Tour de Lance: The Extraordinary Story of Lance Armstrong's Fight to Reclaim the Tour de Franceby Bill Strickland
Four years later, at thirty-seven, Armstrong decided to come out of retirement and go
Lance Armstrong is a worldwide icon, indisputably one of the greatest cyclists who has ever lived. After battling cancer and becoming an inspiration to millions, Armstrong won the Tour de France a record-breaking seven consecutive years before retiring from competition in 2005.
Four years later, at thirty-seven, Armstrong decided to come out of retirement and go for the win yet again. He was racing for no salary, in a season when his greatest rival--Tour de France, Tour of Italy, and Tour of Spain champion Alberto Contador--was on his own team. The twenty-five-year-old Spaniard had been handpicked by Armstrong's own mentor, Johan Bruyneel, to be his successor. Now he would be his fiercest competition. Armstrong was about to suffer like never before--and, for the first time in recent memory, appear to be human on a bicycle.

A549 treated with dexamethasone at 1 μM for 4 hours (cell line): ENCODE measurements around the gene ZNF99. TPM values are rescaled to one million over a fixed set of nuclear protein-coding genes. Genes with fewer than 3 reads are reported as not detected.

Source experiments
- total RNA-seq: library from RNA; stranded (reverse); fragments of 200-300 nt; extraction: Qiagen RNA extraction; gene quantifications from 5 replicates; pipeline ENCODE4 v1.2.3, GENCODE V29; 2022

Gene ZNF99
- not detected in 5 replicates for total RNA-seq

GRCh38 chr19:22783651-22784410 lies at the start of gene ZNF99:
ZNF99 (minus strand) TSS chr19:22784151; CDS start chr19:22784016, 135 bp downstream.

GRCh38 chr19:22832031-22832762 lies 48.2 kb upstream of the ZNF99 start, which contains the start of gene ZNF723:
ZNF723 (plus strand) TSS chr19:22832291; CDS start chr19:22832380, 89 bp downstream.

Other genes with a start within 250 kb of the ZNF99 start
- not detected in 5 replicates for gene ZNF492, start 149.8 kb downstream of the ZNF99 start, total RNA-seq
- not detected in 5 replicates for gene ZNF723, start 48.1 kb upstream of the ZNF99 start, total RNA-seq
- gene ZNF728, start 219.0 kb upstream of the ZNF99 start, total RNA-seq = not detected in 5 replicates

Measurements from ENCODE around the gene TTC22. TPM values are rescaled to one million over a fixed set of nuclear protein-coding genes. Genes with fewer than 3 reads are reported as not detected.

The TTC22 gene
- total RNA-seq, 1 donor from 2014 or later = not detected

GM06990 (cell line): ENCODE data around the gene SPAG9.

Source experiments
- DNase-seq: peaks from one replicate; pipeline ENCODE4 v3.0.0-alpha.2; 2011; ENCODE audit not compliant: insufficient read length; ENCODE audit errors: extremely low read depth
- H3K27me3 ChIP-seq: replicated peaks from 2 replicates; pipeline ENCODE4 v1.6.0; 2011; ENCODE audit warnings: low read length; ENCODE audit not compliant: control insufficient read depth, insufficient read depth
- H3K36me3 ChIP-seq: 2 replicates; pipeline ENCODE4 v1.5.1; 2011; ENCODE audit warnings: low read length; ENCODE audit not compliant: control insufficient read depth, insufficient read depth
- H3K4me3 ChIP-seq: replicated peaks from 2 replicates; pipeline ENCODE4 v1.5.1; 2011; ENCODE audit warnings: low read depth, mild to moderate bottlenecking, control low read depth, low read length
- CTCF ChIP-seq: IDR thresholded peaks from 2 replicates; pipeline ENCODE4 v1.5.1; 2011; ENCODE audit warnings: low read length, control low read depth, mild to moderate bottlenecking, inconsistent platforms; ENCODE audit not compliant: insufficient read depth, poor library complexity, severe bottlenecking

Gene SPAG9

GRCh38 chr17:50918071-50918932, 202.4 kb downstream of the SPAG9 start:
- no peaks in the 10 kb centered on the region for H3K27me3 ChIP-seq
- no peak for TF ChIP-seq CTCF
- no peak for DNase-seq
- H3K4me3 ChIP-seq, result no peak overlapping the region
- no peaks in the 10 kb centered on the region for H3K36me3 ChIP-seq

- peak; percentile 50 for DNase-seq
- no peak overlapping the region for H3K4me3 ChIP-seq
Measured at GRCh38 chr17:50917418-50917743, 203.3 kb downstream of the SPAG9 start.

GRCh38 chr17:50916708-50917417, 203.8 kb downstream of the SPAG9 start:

After seven Tour victories--and beating cancer--did Lance Armstrong really need to prove anything? Beyond the thrill of another possible victory, what drove him to race again? What was he seeking--and would he find it?
Cycling insider Bill Strickland had unprecedented access to Armstrong, Johan Bruyneel, and the team. He takes readers behind the scenes during the 2009 racing season and along for the ride on the Tour de France with a dramatic mile-by-mile account. Offering a penetrating and candid glimpse into the man behind the myth, Tour de Lance goes beyond a single season or a single race to reveal the heart of the sport and the soul of the cyclist.
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Tour de LanceThe Extraordinary Story of Lance Armstrong's Fight to Reclaim the Tour de France
By Bill Strickland
HarmonyCopyright © 2010 Bill Strickland
All right reserved.
TOUR DE FRANCE, STAGE 1
Individual Time Trial, 15.5 km, Monaco
July 4, 2009
Here he is, Lance Armstrong. And there he goes: a blue-and-yellow-and-white figure on a black-and-yellow bike streaking over the gray surface of a road in Monaco late on a summer morning, the sun's yellow pale in comparison to the shoulders of his jersey, the sky's blue like nothing more than the original idea for the magnificent tones that wrap around his back and legs. He is bent forward and low over the top of the bike, arcing himself butt to fingertips from the saddle to the handlebar like an airoilf, like a thing dreamed of and studied in prototypes and finally forged in perfection to round out the top profile of a bicycle in a way that makes it slippery against the forces of friction.